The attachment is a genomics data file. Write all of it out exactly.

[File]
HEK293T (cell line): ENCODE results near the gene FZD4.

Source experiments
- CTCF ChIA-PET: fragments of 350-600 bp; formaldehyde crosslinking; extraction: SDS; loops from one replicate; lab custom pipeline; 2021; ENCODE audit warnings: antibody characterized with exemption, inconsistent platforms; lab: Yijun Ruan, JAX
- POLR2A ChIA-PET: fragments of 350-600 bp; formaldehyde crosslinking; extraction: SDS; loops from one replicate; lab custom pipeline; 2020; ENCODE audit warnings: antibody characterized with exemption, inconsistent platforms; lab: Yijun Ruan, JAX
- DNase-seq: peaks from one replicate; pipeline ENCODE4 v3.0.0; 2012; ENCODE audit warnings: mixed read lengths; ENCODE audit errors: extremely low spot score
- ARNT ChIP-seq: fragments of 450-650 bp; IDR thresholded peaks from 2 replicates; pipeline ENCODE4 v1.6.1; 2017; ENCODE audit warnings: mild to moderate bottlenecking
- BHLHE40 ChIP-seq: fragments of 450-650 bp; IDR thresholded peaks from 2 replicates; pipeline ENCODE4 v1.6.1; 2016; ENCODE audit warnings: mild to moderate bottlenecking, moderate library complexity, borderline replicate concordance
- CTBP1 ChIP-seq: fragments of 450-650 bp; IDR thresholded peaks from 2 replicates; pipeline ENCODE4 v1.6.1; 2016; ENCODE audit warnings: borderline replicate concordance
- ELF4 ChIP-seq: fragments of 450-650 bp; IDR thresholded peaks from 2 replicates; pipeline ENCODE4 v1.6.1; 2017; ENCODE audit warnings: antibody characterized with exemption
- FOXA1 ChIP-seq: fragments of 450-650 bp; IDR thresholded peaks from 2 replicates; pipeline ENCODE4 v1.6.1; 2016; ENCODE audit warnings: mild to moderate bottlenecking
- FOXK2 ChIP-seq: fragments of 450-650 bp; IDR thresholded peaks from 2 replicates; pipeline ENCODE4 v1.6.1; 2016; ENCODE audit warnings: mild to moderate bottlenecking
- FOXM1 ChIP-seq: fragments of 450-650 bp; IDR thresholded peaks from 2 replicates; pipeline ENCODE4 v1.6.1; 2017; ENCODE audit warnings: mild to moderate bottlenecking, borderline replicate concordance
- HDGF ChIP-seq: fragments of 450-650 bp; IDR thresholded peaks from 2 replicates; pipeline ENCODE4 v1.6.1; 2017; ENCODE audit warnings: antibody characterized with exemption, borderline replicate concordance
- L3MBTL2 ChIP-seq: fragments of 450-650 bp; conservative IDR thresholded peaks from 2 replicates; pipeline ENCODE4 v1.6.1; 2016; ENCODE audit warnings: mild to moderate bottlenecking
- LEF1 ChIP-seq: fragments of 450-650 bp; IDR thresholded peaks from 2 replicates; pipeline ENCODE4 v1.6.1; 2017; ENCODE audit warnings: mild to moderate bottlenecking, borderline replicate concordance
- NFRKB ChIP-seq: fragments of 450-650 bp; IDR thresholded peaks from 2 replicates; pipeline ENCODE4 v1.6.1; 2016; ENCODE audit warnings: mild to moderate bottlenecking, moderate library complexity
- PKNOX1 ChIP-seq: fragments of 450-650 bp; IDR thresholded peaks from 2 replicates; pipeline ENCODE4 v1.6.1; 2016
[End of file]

HEK293T (cell line): ENCODE results near the gene FZD4.

Source experiments
- CTCF ChIA-PET: fragments of 350-600 bp; formaldehyde crosslinking; extraction: SDS; loops from one replicate; lab custom pipeline; 2021; ENCODE audit warnings: antibody characterized with exemption, inconsistent platforms; lab: Yijun Ruan, JAX
- POLR2A ChIA-PET: fragments of 350-600 bp; formaldehyde crosslinking; extraction: SDS; loops from one replicate; lab custom pipeline; 2020; ENCODE audit warnings: antibody characterized with exemption, inconsistent platforms; lab: Yijun Ruan, JAX
- DNase-seq: peaks from one replicate; pipeline ENCODE4 v3.0.0; 2012; ENCODE audit warnings: mixed read lengths; ENCODE audit errors: extremely low spot score
- ARNT ChIP-seq: fragments of 450-650 bp; IDR thresholded peaks from 2 replicates; pipeline ENCODE4 v1.6.1; 2017; ENCODE audit warnings: mild to moderate bottlenecking
- BHLHE40 ChIP-seq: fragments of 450-650 bp; IDR thresholded peaks from 2 replicates; pipeline ENCODE4 v1.6.1; 2016; ENCODE audit warnings: mild to moderate bottlenecking, moderate library complexity, borderline replicate concordance
- CTBP1 ChIP-seq: fragments of 450-650 bp; IDR thresholded peaks from 2 replicates; pipeline ENCODE4 v1.6.1; 2016; ENCODE audit warnings: borderline replicate concordance
- ELF4 ChIP-seq: fragments of 450-650 bp; IDR thresholded peaks from 2 replicates; pipeline ENCODE4 v1.6.1; 2017; ENCODE audit warnings: antibody characterized with exemption
- FOXA1 ChIP-seq: fragments of 450-650 bp; IDR thresholded peaks from 2 replicates; pipeline ENCODE4 v1.6.1; 2016; ENCODE audit warnings: mild to moderate bottlenecking
- FOXK2 ChIP-seq: fragments of 450-650 bp; IDR thresholded peaks from 2 replicates; pipeline ENCODE4 v1.6.1; 2016; ENCODE audit warnings: mild to moderate bottlenecking
- FOXM1 ChIP-seq: fragments of 450-650 bp; IDR thresholded peaks from 2 replicates; pipeline ENCODE4 v1.6.1; 2017; ENCODE audit warnings: mild to moderate bottlenecking, borderline replicate concordance
- HDGF ChIP-seq: fragments of 450-650 bp; IDR thresholded peaks from 2 replicates; pipeline ENCODE4 v1.6.1; 2017; ENCODE audit warnings: antibody characterized with exemption, borderline replicate concordance
- L3MBTL2 ChIP-seq: fragments of 450-650 bp; conservative IDR thresholded peaks from 2 replicates; pipeline ENCODE4 v1.6.1; 2016; ENCODE audit warnings: mild to moderate bottlenecking
- LEF1 ChIP-seq: fragments of 450-650 bp; IDR thresholded peaks from 2 replicates; pipeline ENCODE4 v1.6.1; 2017; ENCODE audit warnings: mild to moderate bottlenecking, borderline replicate concordance
- NFRKB ChIP-seq: fragments of 450-650 bp; IDR thresholded peaks from 2 replicates; pipeline ENCODE4 v1.6.1; 2016; ENCODE audit warnings: mild to moderate bottlenecking, moderate library complexity
- PKNOX1 ChIP-seq: fragments of 450-650 bp; IDR thresholded peaks from 2 replicates; pipeline ENCODE4 v1.6.1; 2016